CityDiggity

A green space for urban gardeners

Archive for eco-friendly

An Earth Day challenge: grow one item of produce this season

I read an article earlier this week that questioned whether it was cost effective to grow your own food. It listed a ton of supplies needed to begin and suggested balancing the price of those supplies against the price of just purchasing the food outright…

It’s the kind of thing that can discourage a person from getting started, and let me say — as someone who does grow tomatoes and a veggie or two — that you don’t need to tick off a 25-item check list before going gardener. And, you can Read the rest of this entry »

Easy green tips that small-space urban gardeners can embrace

Talk about tough love: This past weekend I came across a cautionary essay on purchasing Valentine’s Day flowers.

The writer, bless his green heart, viewed the arguably commercial holiday through the prism of factory farms. It wasn’t a pretty picture.

But even those of us trying to be increasingly environmentally conscious might have found it difficult to go cold turkey and give up that sentimental bouquet.

If you weren’t quite able to wrap your head (or your arms) around the idea this year, take heart, there are other ways to up your green quotient Read the rest of this entry »

New year, new garden: flowers, tomatoes and a free prairie seed are all part of the mix

With Chicago under threat of a foot of snow, visions of colorful blossoms standing tall against the sun are but a faraway dream. Oh, by the way — Happy New Year!

Of course gloomy days like this are the perfect time for daydreaming, and like other gardening aficionados I’m already planning what I’ll do with my 5×12-foot space come spring. And luckily, Read the rest of this entry »

Cool Chicago summer has garden about a month out of sync

DSC00699DSC00714I often delude myself into thinking that I’m in control of my garden, but in moments of crystalline clarity I realize that it is nature, not I, that bends the garden to its will.

Recently I had to right, and then anchor my heirloom tomato pots after strong winds caused them to topple over.

And, just last evening I was furiously trying to snap a few photos of first-bloomers and complete some garden maintenance before the dark clouds opened up to end the day as it had begun: with driving rain.

The upside: I was spared my nocturnal watering ritual for the day. Nature gives, but sometimes, Read the rest of this entry »

Rain is good for the garden harvest and can be harvested

DSC00435DSC00440It’s amazing what a little sunshine can do to set plants on a healing path. Follow that with a dose of drenching rain and the most beleaguered of gardens will soon make a recovery.

One of the pitfalls of container gardening is that the sun which nourishes also tends to dry my plants out quickly, so frequent watering is a must. By the end of summer, skipping even a day can leave me with brown, shriveled flowering plants and edibles.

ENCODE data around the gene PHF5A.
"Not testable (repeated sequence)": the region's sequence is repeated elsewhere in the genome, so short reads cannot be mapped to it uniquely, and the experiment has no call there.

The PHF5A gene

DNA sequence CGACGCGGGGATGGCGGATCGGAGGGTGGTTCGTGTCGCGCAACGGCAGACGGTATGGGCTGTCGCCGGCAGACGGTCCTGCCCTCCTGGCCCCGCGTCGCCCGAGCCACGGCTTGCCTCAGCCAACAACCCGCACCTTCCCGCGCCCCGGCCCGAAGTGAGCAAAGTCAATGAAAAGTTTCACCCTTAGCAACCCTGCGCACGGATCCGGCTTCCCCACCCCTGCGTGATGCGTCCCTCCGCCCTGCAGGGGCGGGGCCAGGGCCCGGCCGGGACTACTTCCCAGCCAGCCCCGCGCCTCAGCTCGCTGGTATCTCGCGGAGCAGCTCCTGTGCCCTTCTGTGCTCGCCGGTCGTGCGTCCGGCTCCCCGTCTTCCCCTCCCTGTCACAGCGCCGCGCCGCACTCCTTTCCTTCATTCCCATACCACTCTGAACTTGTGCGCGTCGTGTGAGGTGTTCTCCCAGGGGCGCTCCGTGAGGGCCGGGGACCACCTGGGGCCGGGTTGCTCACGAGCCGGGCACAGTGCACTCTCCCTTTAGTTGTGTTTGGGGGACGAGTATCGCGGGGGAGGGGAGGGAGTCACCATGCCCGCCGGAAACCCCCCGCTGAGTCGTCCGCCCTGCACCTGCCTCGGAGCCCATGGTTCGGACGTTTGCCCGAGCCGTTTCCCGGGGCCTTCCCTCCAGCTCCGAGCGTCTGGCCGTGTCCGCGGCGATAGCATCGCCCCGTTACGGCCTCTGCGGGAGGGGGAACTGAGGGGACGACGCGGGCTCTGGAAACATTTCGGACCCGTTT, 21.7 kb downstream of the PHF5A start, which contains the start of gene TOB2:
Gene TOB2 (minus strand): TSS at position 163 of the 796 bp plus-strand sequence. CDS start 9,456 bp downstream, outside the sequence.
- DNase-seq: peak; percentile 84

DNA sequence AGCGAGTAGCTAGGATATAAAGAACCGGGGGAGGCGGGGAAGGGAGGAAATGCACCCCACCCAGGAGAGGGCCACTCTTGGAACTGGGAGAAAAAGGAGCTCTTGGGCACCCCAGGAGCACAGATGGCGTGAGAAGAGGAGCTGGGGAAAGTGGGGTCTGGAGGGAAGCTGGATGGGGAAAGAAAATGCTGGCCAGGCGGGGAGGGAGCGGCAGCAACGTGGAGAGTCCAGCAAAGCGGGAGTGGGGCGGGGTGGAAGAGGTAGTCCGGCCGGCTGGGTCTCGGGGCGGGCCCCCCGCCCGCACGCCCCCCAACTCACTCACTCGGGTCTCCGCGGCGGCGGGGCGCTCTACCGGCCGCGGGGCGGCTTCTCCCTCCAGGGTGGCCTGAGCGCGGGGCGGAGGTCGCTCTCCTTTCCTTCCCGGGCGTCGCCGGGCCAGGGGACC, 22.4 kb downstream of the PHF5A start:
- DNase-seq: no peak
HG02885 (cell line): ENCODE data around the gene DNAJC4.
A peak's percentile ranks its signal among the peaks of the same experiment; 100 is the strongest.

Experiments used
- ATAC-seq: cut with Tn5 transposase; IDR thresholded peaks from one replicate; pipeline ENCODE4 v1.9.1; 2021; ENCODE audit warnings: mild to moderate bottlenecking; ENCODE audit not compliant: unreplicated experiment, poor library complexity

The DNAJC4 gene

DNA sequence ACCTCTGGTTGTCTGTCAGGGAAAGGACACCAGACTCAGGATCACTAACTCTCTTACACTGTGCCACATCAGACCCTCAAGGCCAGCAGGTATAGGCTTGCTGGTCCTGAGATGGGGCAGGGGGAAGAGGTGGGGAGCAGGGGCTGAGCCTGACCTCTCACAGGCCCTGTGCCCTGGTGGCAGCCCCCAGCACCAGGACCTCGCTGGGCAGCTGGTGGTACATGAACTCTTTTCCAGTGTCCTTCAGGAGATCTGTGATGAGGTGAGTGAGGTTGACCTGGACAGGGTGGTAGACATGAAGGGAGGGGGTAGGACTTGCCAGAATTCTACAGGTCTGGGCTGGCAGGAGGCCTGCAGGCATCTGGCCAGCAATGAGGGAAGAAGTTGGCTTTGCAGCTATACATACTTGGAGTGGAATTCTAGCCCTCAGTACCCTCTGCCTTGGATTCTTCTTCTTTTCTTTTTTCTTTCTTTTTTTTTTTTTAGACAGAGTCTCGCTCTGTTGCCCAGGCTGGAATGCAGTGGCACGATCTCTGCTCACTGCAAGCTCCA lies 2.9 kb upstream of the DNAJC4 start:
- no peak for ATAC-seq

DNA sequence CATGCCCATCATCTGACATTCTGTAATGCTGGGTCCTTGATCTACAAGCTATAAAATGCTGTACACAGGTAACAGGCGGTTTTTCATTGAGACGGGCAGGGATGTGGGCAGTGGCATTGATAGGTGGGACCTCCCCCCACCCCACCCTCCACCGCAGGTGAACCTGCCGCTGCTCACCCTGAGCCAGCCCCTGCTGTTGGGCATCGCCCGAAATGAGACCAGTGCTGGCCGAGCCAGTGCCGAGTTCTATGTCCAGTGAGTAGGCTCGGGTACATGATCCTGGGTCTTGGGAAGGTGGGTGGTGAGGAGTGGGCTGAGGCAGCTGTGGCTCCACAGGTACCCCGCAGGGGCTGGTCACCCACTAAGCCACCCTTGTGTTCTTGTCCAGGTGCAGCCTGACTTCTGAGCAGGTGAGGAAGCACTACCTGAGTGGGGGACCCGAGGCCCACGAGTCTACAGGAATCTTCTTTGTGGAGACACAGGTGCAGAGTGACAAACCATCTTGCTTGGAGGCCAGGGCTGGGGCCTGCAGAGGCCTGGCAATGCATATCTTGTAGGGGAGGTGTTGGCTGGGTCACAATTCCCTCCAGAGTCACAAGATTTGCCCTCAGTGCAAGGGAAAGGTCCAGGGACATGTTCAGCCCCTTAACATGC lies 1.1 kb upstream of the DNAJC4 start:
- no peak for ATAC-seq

And while I’m committed to regular hoisting of the watering can, I’m always grateful when an all-day rain gives me a little relief. Plus, the plants Read the rest of this entry »

The good earth: last season’s soil may be right for reuse

Someone forgot to tell these sprouts that they shouldn't survive outdoors in containers over the Chicago winter.

Even though this soil has been subjected to the elements, healthy sprouts are popping up.

I love getting my hands dirty. In fact when I open those big bags of rich, fluffy potting soil mix I don’t even bother to wear gloves — despite my manicured fingernails. It is one of those joyful rituals that mark the start of what will hopefully be another rewarding season of container gardening.

But hold on, what about the soil left in the pots from last year? Isn’t it wasteful to just dump all that dirt? Is there any way to recycle it for this season’s planters? These are questions a curious city gardener posed to me recently. And Earth Day Read the rest of this entry »

In the urban jungle we take our green space where we find it

City sidewalk-scapes like this bring nature to concrete jungle.

Vividly planted sidewalkscapes like this bring touches of nature to the city's concrete jungle.

My obsession with urban gardening is no doubt a manifestation of my own need to get back to nature. It is a need apparently shared by countless city dwellers.

Chicagoans who can afford it buy weekend getaway homes in the country, others squeeze gardens onto terraces, rooftops, porches or, like me, a small condo balcony.

And our city — in league with our pastoral proclivities — plants ginko trees in grates along Read the rest of this entry »